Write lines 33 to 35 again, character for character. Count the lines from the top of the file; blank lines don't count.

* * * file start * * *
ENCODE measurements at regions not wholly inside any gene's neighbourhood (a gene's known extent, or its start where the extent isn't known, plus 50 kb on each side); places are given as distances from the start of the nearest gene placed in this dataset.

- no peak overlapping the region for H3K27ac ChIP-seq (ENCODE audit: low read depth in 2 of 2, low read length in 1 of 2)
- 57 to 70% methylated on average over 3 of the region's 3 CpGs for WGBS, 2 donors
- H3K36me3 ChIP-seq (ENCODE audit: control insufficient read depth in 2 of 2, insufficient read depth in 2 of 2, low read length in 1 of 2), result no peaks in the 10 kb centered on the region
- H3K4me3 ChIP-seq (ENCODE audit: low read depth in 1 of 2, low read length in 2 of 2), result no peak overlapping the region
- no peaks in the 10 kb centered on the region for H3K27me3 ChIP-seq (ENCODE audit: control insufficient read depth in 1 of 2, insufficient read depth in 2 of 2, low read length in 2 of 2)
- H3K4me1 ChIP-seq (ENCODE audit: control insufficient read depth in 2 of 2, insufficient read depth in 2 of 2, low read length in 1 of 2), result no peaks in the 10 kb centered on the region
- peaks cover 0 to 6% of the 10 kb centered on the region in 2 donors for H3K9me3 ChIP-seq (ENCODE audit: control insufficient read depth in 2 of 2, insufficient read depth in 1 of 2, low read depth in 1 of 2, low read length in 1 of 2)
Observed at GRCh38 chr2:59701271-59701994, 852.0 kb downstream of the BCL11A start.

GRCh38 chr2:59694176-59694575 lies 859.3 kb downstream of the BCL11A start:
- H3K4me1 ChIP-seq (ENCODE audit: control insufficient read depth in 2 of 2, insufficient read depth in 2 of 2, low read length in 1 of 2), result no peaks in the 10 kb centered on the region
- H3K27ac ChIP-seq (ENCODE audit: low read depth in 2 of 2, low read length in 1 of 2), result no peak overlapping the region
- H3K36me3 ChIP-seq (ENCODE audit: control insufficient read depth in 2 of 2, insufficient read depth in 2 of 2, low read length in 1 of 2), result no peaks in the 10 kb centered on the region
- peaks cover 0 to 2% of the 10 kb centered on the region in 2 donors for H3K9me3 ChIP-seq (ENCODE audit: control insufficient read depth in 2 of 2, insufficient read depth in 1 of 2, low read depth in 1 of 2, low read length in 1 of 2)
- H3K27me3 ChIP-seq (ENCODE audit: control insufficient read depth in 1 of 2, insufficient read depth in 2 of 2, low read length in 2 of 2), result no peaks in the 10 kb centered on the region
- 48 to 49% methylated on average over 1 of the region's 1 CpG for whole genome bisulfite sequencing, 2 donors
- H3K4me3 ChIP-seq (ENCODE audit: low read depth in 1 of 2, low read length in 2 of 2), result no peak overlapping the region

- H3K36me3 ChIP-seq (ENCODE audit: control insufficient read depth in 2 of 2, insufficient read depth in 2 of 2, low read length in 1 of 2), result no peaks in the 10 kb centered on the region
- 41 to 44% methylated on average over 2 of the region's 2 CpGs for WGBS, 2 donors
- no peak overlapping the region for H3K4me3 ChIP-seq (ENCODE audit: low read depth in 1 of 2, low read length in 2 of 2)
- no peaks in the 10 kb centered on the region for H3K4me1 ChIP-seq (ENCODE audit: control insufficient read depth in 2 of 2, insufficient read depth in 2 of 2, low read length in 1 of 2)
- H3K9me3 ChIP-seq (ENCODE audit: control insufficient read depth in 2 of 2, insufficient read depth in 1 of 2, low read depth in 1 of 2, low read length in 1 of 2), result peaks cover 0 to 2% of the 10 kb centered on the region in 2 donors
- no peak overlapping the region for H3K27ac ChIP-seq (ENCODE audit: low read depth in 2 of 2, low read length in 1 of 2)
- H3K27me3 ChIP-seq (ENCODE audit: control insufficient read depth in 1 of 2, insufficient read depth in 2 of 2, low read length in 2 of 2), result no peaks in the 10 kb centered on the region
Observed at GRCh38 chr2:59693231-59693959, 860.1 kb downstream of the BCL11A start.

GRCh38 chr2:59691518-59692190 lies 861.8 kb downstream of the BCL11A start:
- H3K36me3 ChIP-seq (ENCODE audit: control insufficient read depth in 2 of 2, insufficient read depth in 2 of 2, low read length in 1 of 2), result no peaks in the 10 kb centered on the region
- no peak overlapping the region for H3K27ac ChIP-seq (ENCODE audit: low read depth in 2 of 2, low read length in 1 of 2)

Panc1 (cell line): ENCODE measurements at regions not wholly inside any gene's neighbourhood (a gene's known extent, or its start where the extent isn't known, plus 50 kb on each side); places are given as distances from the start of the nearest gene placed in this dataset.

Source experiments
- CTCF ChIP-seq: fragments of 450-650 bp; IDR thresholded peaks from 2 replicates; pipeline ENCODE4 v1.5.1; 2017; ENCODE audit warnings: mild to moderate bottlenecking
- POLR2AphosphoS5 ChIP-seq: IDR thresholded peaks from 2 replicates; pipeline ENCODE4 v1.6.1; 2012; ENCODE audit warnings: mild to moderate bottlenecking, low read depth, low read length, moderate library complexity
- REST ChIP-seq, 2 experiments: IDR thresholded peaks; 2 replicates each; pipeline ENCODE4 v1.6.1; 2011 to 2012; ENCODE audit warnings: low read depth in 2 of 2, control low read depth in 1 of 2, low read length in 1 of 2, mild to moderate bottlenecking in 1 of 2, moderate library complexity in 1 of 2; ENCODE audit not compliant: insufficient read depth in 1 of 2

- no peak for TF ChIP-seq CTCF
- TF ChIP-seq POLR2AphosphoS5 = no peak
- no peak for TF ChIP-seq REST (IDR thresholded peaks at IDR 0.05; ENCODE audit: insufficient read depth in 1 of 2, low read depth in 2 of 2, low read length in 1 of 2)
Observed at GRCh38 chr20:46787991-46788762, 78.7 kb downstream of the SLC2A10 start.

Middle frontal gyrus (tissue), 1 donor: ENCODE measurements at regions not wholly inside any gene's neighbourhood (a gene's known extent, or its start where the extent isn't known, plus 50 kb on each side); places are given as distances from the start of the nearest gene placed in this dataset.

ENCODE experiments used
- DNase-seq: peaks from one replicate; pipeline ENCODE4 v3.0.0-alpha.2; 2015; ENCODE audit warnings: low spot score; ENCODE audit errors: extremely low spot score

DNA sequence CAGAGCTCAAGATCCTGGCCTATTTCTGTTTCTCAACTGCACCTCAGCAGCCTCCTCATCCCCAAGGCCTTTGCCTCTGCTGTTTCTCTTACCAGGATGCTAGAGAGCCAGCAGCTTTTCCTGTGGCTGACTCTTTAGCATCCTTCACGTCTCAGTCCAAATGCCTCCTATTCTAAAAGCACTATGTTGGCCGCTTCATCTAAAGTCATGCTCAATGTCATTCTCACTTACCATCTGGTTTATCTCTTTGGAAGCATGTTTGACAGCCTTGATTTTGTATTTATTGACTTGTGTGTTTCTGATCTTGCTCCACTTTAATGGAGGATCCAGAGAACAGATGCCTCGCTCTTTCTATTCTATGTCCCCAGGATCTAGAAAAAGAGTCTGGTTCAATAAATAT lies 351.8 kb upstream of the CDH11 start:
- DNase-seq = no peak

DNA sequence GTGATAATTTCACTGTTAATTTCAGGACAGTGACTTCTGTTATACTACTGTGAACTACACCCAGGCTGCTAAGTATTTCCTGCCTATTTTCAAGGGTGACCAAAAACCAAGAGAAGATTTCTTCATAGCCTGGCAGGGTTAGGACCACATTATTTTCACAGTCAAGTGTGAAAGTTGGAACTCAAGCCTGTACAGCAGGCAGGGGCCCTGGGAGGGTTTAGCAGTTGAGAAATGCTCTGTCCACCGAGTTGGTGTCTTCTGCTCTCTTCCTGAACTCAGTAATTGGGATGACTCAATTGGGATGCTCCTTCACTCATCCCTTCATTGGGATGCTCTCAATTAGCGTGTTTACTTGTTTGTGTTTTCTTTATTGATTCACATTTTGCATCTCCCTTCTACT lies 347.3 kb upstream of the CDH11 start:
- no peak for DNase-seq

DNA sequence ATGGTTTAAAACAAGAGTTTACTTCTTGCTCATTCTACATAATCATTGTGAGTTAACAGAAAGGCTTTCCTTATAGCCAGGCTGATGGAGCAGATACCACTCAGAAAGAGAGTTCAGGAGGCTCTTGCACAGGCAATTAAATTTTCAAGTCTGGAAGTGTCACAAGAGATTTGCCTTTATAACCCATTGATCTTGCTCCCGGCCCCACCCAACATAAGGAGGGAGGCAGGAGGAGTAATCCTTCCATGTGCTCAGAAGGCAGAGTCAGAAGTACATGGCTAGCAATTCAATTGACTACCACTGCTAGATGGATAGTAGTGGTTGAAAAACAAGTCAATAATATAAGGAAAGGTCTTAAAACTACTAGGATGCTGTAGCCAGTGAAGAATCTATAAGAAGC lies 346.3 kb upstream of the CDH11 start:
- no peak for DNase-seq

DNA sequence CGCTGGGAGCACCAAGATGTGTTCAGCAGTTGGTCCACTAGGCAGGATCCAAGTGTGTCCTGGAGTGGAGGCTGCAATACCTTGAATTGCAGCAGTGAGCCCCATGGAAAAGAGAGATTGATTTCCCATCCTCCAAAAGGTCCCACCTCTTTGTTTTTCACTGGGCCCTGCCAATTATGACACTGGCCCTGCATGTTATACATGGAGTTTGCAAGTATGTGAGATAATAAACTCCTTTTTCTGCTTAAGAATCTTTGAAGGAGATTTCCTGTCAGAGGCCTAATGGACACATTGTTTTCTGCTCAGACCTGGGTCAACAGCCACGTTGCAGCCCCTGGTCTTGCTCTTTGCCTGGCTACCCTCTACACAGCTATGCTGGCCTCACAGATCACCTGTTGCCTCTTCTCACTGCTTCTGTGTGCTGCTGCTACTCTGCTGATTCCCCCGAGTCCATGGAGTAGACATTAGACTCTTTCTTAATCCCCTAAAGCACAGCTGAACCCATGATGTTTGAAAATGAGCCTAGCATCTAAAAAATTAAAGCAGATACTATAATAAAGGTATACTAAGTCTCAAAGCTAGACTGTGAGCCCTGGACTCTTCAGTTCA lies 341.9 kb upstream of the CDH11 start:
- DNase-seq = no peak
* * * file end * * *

- REST ChIP-seq, 2 experiments: IDR thresholded peaks; 2 replicates each; pipeline ENCODE4 v1.6.1; 2011 to 2012; ENCODE audit warnings: low read depth in 2 of 2, control low read depth in 1 of 2, low read length in 1 of 2, mild to moderate bottlenecking in 1 of 2, moderate library complexity in 1 of 2; ENCODE audit not compliant: insufficient read depth in 1 of 2

- no peak for TF ChIP-seq CTCF
- TF ChIP-seq POLR2AphosphoS5 = no peak